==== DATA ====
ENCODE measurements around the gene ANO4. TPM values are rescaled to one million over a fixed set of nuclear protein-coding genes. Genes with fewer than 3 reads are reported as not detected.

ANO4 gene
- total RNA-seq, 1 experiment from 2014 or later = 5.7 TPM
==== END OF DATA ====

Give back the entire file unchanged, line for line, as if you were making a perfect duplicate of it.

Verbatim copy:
ENCODE measurements around the gene ANO4. TPM values are rescaled to one million over a fixed set of nuclear protein-coding genes. Genes with fewer than 3 reads are reported as not detected.

ANO4 gene
- total RNA-seq, 1 experiment from 2014 or later = 5.7 TPM